In the course of efforts to get rid of class rule, the contrast drawn between the enfranchised classes and the unenfranchised mass outside made men think of the latter as “the people,” giving the word a significance almost equivalent to what it is now the fashion to call the “proletariate.” This was the more natural because that part of the nation was the more numerous part. To it the more enthusiastic reformer attributed those virtues in which the rich had been found wanting. It was believed that by sinking a deep shaft into the humbler strata of society the springs might be tapped of a simple honesty and sense of justice which would renovate politics. The association of poverty with simplicity and of luxury with corruption is an old one. In the Golden Age there was no wretchedness because there were no rich. Virgil, who talks of the city crowd as an ignobile vulgus, tells us that when Justice quitted the earth her last footprints were among the tillers of the soil. The latest echo of the old sentiment is found in the pastoral poetry of the eighteenth century. Yet those who thus idealized the hand-workers and thought first of them when they talked of “the people,” did not mean to represent them as a class which should predominate and be deemed, because it was the largest, entitled to be the exponent of the national will. Rather was it thought that the intermingling in political action of all classes would give unity and strength to the nation as one body, because each would make its own contribution. Harmony would give solidity. When men were thinking not of class interests but of the national welfare, there would be less discord. Classes are naturally selfish; the People cannot be, for it is the welfare of all that they must desire. The generation in which these ideas sprang up and prevailed were influenced by abstract ideas and optimistic theories. As their experience extended only to cases in which a small privileged class had abused its authority to the prejudice of the whole community, it did not occur to them that a single class which constituted a majority of the whole might be possessed by a similar self-regarding spirit. They would indeed have grieved to think that this could happen, for they hoped to be rid of classes altogether, popular rule being to them the antithesis to class rule.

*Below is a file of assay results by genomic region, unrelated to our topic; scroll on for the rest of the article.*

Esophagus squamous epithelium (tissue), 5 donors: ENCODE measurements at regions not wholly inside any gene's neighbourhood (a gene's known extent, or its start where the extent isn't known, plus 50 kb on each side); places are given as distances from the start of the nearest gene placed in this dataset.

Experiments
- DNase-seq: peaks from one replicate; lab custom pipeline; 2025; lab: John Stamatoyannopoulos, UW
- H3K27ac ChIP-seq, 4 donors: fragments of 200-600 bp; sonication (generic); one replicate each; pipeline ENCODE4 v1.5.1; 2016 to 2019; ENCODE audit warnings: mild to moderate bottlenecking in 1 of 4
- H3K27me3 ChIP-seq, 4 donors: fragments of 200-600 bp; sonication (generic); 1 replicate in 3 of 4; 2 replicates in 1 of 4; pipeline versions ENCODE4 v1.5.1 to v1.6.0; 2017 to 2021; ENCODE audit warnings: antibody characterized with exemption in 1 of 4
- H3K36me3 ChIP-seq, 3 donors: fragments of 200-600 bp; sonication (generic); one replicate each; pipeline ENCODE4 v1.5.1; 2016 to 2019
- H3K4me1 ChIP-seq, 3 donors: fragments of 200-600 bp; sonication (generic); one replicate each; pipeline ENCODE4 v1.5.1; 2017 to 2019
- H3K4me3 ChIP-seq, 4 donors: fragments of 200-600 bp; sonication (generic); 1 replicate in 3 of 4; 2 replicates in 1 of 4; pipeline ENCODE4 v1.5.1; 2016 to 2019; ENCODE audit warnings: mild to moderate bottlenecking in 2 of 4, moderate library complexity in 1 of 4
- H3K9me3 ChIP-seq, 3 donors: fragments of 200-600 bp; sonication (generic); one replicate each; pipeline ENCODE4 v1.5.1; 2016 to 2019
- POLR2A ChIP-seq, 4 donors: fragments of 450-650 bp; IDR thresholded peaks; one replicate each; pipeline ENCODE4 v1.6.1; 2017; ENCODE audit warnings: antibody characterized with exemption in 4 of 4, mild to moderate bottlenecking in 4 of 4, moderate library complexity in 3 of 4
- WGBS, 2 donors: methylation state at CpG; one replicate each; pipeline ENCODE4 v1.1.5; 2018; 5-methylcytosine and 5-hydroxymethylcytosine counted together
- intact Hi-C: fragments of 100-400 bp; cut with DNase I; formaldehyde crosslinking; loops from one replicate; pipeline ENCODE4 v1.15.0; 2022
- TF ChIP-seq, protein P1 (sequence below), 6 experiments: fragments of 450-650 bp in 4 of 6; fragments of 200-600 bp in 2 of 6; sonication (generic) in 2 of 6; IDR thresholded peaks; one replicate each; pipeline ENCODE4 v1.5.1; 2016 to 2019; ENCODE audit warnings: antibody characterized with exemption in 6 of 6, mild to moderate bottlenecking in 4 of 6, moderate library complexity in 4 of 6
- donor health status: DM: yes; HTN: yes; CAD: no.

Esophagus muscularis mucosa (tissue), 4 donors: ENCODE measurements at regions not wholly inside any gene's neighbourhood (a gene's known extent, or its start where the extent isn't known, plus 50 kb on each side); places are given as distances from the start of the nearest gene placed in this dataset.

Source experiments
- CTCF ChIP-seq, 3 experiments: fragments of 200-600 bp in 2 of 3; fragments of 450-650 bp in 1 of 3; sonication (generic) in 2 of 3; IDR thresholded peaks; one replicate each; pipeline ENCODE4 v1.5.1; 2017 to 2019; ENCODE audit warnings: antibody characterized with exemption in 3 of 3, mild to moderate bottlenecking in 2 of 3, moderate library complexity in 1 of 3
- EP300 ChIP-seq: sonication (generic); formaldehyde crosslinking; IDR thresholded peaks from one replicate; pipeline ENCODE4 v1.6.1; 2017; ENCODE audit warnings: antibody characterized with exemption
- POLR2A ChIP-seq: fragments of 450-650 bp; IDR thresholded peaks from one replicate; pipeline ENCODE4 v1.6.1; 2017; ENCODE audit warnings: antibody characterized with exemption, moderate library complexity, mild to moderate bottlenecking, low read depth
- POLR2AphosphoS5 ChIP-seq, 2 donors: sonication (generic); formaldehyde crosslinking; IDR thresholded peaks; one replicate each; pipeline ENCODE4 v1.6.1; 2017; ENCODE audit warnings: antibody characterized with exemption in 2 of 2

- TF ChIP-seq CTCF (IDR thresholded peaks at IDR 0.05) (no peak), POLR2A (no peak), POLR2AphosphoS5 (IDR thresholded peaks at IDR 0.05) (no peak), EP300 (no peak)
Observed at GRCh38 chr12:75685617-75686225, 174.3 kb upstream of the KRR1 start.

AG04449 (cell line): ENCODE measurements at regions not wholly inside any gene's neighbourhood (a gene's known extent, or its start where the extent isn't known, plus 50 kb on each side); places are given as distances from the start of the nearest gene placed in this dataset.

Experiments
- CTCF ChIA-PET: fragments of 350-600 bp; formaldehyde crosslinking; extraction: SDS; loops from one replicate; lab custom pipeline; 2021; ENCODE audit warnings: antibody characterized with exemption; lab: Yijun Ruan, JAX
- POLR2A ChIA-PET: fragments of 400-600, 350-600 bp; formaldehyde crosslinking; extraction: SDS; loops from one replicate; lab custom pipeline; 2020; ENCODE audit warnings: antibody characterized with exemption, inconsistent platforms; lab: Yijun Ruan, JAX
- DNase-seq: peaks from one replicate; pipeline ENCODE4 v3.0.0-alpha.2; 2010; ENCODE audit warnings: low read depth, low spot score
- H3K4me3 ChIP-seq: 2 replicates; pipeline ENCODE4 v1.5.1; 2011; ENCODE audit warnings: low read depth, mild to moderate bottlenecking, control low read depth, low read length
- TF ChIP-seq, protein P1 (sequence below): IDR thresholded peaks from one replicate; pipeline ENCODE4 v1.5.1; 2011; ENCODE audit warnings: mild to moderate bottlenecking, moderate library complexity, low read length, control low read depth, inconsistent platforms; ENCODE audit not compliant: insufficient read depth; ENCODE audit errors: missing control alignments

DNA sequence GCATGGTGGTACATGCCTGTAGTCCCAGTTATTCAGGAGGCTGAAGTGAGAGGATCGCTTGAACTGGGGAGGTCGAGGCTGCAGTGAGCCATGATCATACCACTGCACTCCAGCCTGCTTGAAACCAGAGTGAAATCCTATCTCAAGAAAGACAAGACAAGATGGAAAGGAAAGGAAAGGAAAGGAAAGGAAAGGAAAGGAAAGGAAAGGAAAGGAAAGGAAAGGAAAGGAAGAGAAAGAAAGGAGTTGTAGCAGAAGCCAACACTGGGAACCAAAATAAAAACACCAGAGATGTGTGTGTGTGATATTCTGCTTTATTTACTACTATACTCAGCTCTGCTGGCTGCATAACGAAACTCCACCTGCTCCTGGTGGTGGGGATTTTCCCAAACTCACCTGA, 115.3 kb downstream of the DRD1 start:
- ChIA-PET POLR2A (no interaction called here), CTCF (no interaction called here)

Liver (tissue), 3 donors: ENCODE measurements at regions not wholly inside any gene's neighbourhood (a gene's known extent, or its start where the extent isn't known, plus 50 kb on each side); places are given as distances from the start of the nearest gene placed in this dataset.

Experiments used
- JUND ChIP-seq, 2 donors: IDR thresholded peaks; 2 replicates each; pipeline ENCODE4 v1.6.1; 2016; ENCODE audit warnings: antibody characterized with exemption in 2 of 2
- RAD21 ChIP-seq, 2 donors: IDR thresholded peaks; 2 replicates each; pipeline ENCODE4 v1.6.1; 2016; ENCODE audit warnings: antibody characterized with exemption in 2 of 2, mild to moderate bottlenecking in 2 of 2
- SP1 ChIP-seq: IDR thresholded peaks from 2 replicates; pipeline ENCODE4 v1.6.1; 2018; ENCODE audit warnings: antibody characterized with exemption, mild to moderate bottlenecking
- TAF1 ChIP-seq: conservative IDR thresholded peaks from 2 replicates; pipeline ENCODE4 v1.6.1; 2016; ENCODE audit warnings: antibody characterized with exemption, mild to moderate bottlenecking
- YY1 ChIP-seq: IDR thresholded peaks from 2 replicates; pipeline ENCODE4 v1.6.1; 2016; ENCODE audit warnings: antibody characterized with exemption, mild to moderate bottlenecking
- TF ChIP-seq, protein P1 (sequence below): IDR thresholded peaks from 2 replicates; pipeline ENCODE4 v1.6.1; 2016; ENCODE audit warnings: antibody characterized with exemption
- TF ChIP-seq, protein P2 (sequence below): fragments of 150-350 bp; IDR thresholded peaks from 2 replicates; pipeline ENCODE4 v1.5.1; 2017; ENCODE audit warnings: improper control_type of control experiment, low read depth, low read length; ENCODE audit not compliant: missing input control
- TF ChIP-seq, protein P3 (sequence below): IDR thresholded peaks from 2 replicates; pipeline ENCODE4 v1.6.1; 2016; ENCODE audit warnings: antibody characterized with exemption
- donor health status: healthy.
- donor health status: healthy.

With these conceptions there went a belief in him whom they called the “common man,” or, as we should say, the average man. He is taken to be the man of broad common sense, mixing on equal terms with his neighbours, forming a fair unprejudiced judgment on every question, not viewy or pedantic like the man of learning, nor arrogant, like the man of wealth, but seeing things in a practical, businesslike, and withal kindly, spirit, pursuing happiness in his own way, and willing that every one else should do so. Such average men make the bulk of the people, and are pretty sure to go right, because the publicity secured to the expression of opinion by speech and in print will supply them with ample materials for judging what is best for all.